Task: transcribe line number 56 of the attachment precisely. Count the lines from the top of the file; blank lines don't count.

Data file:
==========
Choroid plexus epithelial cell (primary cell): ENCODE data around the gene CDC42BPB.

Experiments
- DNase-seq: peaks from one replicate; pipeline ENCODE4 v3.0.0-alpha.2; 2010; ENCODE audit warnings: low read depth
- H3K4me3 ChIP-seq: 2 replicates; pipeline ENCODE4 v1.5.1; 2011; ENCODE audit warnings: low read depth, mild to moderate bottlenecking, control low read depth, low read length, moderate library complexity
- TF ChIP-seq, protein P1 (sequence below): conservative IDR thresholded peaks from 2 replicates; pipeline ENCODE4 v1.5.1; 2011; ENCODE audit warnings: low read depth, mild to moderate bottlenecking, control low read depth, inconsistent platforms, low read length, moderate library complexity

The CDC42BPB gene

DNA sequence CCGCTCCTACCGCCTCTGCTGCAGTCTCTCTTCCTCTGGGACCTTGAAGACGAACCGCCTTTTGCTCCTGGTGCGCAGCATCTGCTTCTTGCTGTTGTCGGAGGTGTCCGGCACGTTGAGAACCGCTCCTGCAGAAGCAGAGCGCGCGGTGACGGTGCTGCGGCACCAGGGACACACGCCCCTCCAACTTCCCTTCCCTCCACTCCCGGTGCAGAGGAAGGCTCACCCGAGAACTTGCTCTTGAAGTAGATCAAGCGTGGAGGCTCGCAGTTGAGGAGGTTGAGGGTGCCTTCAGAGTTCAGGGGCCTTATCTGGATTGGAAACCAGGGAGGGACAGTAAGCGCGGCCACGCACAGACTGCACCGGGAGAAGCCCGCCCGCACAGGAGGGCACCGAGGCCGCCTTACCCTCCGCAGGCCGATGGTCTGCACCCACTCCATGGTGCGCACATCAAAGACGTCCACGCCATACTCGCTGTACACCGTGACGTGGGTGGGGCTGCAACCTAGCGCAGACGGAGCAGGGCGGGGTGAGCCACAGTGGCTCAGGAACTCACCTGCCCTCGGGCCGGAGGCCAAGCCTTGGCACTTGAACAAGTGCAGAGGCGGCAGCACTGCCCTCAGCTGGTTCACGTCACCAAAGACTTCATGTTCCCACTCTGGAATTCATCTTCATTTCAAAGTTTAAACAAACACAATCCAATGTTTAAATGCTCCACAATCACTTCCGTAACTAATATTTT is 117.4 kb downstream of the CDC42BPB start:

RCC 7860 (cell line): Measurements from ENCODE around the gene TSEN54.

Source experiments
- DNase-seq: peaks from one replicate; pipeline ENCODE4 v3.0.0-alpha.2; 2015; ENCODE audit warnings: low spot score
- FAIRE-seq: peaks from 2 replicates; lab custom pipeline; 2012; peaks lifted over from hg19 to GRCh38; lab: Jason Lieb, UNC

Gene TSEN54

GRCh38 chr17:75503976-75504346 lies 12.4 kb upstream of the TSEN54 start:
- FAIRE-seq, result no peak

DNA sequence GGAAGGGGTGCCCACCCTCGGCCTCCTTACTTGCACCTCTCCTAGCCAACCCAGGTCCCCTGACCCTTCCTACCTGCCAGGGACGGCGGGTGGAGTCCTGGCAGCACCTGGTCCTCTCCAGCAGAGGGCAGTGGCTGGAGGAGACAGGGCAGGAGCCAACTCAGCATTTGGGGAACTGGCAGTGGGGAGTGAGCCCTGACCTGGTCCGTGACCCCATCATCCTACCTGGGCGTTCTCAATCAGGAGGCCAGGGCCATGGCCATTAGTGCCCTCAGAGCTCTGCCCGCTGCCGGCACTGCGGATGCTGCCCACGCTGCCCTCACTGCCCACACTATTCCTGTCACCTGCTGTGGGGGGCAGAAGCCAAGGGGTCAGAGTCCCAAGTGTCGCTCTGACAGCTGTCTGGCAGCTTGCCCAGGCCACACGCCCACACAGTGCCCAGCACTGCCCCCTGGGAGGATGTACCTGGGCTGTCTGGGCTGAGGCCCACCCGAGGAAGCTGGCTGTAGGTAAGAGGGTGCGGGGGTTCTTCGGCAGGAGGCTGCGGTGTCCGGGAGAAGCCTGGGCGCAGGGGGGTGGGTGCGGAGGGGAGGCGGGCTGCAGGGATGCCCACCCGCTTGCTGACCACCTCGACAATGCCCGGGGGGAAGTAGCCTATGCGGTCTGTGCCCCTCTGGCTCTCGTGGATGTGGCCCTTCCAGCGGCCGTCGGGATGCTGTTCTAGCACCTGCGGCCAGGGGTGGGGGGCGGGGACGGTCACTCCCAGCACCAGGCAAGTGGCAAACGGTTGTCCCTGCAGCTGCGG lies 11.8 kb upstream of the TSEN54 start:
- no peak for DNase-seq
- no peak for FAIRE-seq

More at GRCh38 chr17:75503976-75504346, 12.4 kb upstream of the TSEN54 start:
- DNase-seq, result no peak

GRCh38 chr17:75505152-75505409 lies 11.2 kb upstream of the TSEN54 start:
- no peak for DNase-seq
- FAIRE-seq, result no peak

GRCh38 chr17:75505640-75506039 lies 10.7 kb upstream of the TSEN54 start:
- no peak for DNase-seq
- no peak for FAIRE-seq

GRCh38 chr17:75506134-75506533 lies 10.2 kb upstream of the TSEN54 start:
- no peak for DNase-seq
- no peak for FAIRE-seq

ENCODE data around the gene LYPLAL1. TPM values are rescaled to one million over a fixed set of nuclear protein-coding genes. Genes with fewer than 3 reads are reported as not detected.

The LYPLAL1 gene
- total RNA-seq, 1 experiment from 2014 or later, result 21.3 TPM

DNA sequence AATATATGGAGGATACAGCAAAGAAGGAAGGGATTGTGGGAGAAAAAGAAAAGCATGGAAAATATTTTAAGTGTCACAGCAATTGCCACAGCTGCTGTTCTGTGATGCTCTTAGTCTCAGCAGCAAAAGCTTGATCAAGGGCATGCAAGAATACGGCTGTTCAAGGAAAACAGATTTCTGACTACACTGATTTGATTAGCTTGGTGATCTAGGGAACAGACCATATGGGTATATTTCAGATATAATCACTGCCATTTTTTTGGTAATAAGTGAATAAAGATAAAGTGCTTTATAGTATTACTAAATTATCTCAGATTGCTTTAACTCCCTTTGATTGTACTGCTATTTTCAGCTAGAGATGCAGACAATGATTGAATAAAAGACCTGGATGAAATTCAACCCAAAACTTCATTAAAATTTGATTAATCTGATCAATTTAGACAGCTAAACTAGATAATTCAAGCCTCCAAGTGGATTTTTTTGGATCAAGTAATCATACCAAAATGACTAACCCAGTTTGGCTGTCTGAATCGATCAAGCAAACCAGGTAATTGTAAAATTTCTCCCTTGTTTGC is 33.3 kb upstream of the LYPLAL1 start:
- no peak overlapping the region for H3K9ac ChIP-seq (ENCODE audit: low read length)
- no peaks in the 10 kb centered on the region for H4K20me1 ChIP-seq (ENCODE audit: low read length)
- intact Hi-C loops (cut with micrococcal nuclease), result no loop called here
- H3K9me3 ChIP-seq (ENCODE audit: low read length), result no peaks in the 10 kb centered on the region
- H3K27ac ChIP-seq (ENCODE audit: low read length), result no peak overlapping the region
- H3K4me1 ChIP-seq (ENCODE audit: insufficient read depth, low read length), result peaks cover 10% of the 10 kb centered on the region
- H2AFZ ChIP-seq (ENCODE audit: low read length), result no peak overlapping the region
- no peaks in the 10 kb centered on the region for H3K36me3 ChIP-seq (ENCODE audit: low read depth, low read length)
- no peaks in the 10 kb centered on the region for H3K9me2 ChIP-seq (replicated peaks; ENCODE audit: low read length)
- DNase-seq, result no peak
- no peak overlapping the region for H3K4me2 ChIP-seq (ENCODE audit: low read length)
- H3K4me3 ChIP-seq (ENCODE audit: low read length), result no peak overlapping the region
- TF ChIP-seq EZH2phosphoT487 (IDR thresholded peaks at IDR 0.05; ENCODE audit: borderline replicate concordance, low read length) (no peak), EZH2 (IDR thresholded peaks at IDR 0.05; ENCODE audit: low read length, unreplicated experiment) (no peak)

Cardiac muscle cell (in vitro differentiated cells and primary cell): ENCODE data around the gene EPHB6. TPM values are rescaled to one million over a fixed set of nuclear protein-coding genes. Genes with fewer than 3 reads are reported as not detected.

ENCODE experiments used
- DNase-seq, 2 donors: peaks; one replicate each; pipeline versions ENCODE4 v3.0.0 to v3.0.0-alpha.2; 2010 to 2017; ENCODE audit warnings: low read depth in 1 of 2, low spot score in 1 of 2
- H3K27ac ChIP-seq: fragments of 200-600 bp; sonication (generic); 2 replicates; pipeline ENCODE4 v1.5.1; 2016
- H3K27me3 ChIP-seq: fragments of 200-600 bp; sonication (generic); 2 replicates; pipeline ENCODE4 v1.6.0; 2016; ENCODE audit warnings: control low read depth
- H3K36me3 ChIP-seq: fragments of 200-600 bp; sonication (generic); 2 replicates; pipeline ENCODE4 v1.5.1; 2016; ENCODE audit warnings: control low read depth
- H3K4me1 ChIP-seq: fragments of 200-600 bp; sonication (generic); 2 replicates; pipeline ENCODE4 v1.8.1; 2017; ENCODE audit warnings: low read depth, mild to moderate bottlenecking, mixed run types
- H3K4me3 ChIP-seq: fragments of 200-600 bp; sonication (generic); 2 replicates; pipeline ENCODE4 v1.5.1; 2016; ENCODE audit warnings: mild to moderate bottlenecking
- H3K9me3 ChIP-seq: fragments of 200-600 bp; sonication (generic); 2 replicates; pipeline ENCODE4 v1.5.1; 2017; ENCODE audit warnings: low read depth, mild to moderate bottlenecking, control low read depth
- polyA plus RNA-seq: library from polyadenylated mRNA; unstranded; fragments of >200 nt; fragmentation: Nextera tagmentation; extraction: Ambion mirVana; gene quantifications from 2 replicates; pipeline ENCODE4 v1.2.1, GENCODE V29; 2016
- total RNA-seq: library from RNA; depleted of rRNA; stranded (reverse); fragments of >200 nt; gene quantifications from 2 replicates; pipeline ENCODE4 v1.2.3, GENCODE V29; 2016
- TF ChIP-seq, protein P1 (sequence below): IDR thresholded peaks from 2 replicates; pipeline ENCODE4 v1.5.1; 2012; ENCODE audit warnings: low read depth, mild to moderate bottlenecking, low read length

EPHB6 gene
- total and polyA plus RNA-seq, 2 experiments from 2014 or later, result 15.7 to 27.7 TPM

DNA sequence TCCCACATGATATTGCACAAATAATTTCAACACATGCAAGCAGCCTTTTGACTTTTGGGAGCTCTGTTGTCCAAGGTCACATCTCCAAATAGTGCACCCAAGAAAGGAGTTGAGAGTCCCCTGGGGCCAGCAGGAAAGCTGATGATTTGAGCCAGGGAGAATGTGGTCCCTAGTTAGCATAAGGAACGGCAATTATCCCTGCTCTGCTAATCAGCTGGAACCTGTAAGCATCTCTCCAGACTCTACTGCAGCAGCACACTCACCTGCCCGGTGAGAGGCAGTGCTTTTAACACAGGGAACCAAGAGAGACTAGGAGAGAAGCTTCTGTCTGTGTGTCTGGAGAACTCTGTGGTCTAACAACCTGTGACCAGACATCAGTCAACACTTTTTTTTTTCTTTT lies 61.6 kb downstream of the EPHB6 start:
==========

- total RNA-seq: library from RNA; depleted of rRNA; stranded (reverse); fragments of >200 nt; gene quantifications from 2 replicates; pipeline ENCODE4 v1.2.3, GENCODE V29; 2016